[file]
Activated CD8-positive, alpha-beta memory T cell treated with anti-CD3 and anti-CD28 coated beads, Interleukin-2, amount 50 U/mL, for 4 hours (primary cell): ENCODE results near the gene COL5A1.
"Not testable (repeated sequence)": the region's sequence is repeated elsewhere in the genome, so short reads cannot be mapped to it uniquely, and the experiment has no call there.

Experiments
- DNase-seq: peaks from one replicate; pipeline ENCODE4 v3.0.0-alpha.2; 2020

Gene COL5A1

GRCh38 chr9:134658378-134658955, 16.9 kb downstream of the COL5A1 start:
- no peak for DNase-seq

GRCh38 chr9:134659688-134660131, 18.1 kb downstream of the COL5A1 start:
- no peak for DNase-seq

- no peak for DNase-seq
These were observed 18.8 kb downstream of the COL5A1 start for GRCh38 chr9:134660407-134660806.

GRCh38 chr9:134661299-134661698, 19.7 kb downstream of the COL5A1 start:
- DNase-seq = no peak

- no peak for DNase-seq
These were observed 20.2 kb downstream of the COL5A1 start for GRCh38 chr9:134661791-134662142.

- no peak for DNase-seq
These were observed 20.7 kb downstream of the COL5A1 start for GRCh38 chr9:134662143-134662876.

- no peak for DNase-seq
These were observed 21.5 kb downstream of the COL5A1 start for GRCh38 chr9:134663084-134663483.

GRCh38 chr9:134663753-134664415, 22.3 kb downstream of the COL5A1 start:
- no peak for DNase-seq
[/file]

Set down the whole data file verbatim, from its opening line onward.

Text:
Activated CD8-positive, alpha-beta memory T cell treated with anti-CD3 and anti-CD28 coated beads, Interleukin-2, amount 50 U/mL, for 4 hours (primary cell): ENCODE results near the gene COL5A1.
"Not testable (repeated sequence)": the region's sequence is repeated elsewhere in the genome, so short reads cannot be mapped to it uniquely, and the experiment has no call there.

Experiments
- DNase-seq: peaks from one replicate; pipeline ENCODE4 v3.0.0-alpha.2; 2020

Gene COL5A1

GRCh38 chr9:134658378-134658955, 16.9 kb downstream of the COL5A1 start:
- no peak for DNase-seq

GRCh38 chr9:134659688-134660131, 18.1 kb downstream of the COL5A1 start:
- no peak for DNase-seq

- no peak for DNase-seq
These were observed 18.8 kb downstream of the COL5A1 start for GRCh38 chr9:134660407-134660806.

GRCh38 chr9:134661299-134661698, 19.7 kb downstream of the COL5A1 start:
- DNase-seq = no peak

- no peak for DNase-seq
These were observed 20.2 kb downstream of the COL5A1 start for GRCh38 chr9:134661791-134662142.

- no peak for DNase-seq
These were observed 20.7 kb downstream of the COL5A1 start for GRCh38 chr9:134662143-134662876.

- no peak for DNase-seq
These were observed 21.5 kb downstream of the COL5A1 start for GRCh38 chr9:134663084-134663483.

GRCh38 chr9:134663753-134664415, 22.3 kb downstream of the COL5A1 start:
- no peak for DNase-seq